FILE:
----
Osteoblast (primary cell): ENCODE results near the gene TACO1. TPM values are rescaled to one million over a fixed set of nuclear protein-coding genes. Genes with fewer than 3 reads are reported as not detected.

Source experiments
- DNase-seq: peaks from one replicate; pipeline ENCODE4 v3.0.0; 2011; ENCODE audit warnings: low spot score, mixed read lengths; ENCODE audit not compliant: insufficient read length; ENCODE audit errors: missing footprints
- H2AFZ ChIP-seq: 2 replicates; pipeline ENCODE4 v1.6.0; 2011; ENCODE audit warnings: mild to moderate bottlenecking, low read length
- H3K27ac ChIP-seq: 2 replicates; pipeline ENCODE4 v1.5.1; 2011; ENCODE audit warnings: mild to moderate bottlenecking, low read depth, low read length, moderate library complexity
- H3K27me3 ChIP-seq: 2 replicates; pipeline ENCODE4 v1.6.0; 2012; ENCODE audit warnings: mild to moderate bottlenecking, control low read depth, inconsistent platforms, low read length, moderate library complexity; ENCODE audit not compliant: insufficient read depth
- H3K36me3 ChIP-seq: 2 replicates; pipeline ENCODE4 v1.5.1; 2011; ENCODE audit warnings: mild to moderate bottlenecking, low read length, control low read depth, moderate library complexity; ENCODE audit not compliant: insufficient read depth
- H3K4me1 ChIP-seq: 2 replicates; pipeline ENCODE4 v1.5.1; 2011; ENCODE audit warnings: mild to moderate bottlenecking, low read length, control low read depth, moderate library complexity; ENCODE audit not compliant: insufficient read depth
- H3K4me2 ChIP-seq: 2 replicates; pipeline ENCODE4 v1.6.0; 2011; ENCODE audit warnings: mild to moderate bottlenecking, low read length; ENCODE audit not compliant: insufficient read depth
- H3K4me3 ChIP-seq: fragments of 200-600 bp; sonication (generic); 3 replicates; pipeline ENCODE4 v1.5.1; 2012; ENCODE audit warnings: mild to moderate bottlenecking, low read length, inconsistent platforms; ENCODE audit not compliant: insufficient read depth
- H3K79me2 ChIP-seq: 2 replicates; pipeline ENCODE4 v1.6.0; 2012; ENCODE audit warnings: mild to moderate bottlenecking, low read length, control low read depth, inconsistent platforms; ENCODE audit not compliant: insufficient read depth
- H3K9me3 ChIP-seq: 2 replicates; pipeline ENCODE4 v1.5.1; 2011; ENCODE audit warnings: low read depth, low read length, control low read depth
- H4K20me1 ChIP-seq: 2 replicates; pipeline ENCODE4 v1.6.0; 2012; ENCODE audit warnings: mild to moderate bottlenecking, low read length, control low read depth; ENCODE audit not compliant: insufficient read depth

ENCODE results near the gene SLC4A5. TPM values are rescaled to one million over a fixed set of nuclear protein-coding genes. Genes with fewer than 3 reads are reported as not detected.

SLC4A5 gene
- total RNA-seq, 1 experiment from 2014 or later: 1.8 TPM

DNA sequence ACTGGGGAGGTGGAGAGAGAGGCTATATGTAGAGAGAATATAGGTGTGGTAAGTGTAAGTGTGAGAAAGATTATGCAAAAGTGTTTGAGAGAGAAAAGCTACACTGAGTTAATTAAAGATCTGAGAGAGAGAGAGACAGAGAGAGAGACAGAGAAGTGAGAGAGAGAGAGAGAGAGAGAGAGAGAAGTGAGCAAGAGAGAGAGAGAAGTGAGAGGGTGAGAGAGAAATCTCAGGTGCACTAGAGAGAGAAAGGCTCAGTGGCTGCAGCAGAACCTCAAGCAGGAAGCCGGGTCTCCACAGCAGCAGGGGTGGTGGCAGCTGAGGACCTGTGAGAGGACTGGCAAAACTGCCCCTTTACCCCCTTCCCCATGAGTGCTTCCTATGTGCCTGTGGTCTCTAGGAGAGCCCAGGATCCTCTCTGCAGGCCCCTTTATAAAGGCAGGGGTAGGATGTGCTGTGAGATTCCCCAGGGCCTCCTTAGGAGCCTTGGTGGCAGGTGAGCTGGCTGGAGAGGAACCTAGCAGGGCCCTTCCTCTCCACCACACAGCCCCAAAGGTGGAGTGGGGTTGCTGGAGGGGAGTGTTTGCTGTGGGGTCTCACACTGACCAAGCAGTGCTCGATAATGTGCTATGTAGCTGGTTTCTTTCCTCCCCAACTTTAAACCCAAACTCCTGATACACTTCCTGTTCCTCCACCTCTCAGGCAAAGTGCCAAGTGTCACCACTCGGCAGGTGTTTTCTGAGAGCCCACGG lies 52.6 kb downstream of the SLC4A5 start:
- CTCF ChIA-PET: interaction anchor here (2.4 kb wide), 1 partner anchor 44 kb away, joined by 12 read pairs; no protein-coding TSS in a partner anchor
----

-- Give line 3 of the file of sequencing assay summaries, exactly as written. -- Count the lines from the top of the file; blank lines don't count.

- DNase-seq: peaks from one replicate; pipeline ENCODE4 v3.0.0; 2011; ENCODE audit warnings: low spot score, mixed read lengths; ENCODE audit not compliant: insufficient read length; ENCODE audit errors: missing footprints